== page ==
Archive for January, 2007
I suggest that you visit Massir, a Tunisian blogger of unusual clarity and courage, and read her post “Damned to Hell?” in which she responds to the criticisms “Islam_ayeh” left in a comment thread on a different blog where she dared to defend the rights of homosexuals and call for tolerance toward them.
Identity is a subject that fascinates me. My feeling is that in the modern world, we are all mutants and our identity is fluid. Those who are able to reinvent themselves are better suited to living in a changing world. Standing in the way of change is dangerous both to the world and to us. Better to move with it.
Senator Chuck Hagel, Republican of Nebraska, conservative Vietnam veteran, has long been critical of the way the war in Iraq is being run. Ever since the Democratic victory in the November elections, he seems liberated, and more willing than ever to criticize President Bush although they come from the same party.
Are you a cynic or a believer?
The young man on the right is not drinking soy milk. For those of you who aren’t versed in the latest developments in American popular culture, it seems that soy milk and other soy products cause effemininity in men, and even homosexuality.
After years of playing cat and mouse with him on account of his uncompromisingly independent journalism, the Moroccan State finally slammed Aboubakr Jamaï with a $350,000 fine a few months ago, a fine he cannot pay. To save the magazine he has decided to step down as its director and flee the country permanently with his family.
The following conversation with my friend Doga began with my insistence that Nichane has the right to publish popular jokes even if they are offensive to the sensibilities of some people. Doga was equally insistent that there are limits to what it is acceptable for public discussion, even in the West.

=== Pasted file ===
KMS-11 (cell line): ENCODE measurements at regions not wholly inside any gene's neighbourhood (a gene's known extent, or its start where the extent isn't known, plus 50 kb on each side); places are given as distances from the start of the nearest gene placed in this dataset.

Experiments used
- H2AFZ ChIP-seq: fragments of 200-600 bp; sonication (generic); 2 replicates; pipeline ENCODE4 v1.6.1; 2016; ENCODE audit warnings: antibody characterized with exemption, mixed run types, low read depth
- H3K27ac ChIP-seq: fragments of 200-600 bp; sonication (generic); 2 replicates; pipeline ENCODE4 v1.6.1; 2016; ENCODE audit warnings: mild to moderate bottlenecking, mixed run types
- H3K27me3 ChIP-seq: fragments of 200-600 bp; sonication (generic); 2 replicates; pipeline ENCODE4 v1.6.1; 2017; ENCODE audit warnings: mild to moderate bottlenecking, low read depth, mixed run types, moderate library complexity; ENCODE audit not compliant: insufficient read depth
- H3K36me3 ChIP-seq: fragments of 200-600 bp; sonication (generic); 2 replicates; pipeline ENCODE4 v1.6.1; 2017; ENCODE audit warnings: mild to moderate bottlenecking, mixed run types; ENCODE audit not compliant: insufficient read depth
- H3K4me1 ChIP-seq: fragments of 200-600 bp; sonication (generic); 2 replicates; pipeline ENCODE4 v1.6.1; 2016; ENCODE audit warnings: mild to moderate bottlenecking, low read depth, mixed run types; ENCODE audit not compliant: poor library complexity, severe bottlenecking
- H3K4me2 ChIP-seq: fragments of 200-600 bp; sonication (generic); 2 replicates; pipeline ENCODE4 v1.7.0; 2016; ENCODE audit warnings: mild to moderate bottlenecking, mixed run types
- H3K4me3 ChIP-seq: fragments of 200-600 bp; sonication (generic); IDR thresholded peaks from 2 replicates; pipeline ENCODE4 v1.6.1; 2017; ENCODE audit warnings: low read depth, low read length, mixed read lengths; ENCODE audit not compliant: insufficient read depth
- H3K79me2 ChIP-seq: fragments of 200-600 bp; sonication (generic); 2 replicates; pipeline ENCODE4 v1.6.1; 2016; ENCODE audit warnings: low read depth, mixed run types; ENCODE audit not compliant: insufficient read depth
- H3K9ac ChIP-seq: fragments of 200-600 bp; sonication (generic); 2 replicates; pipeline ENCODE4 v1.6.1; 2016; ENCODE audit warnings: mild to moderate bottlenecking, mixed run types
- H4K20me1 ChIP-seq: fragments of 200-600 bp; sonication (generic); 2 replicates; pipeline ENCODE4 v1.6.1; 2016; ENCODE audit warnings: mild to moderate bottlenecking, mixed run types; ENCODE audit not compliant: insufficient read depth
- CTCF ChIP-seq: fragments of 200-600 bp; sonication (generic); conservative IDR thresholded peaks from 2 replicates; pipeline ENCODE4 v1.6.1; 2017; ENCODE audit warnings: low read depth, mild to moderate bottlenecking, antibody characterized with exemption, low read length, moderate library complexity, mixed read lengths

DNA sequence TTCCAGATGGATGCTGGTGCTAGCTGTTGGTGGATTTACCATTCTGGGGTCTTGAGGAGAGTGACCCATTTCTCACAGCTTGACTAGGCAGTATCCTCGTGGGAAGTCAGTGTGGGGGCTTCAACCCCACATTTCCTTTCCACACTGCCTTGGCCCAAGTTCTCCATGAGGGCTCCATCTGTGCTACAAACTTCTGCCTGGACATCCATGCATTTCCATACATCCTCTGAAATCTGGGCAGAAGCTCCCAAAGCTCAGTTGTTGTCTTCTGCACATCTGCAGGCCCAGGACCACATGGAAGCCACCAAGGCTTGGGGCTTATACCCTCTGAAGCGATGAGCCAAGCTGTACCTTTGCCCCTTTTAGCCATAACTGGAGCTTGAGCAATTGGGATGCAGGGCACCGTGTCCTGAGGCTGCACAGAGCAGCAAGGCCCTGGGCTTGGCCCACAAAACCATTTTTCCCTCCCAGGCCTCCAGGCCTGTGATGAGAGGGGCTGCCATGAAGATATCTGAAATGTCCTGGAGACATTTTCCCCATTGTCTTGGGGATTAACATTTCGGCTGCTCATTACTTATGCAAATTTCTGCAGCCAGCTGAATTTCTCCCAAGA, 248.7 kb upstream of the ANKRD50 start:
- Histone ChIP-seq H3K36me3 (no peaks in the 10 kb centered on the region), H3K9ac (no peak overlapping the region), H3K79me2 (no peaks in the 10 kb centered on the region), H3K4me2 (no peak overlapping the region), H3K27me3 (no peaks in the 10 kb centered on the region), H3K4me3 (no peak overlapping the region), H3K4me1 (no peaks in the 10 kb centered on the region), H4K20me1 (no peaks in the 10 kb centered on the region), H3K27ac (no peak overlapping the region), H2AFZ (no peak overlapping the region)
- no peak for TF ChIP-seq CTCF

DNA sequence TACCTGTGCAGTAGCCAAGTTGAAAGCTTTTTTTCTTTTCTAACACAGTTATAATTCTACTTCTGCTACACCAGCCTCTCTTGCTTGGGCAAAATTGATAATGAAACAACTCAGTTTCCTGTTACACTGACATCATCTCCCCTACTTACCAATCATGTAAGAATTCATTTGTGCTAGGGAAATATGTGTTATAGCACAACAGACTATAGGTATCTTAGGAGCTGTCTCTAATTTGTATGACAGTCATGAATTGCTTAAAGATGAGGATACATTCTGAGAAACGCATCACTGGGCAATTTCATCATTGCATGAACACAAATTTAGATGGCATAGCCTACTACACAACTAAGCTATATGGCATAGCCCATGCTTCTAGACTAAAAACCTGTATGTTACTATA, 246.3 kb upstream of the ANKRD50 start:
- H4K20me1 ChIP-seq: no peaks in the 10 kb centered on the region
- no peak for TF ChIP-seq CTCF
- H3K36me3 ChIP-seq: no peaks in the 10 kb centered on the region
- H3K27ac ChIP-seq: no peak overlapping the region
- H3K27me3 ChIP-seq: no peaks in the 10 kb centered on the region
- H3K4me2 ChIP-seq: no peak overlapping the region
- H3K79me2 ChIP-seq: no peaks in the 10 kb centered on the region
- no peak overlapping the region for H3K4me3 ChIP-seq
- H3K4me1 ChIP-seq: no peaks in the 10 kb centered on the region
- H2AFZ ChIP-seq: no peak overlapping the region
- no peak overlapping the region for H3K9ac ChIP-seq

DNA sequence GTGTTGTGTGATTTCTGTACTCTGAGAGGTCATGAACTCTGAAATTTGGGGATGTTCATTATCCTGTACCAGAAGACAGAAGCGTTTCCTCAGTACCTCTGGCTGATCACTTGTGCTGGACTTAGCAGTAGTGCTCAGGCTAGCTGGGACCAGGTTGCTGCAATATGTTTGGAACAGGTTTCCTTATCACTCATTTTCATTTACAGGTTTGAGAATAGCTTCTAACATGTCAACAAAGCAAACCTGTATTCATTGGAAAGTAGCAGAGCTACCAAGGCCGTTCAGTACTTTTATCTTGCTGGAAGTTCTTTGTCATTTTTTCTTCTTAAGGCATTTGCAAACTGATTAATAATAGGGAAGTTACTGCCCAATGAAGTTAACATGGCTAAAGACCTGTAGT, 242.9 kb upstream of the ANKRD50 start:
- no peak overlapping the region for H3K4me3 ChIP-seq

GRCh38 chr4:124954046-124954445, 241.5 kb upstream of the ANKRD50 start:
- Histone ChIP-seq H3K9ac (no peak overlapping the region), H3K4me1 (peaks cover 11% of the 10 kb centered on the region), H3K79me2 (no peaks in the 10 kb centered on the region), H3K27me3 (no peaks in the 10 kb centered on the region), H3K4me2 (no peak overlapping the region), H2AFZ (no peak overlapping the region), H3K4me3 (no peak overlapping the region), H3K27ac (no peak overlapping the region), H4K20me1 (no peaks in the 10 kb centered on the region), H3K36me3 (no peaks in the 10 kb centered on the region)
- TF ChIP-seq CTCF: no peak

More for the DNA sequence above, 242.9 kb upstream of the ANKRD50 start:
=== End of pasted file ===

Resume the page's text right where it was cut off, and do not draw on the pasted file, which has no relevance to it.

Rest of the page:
I mentioned Moulay Abdeslam in my last post, so I thought I would expand on what I was talking about there, the idea that Moroccans sometimes have a poor understanding of their own culture. I needed to visit the place itself before I could find someone who was able to tell me some of the details of Moulay Abdeslam’s life and what his spiritual philosophy might have been.
Sometimes I don’t know whether I’m better off playing the foreign aristocrat who sits back and demands what he wants because the people around him are poor, or whether I should try instead to be a “friend of the people” who shares in their joy and suffering and considers himself to be a part of the family.
I have to take it as good news that the sentence handed down today in Morocco against the magazine Nichane and its two journalists, editor Driss Ksikes and author Sanaa Elaji, was as light as it was.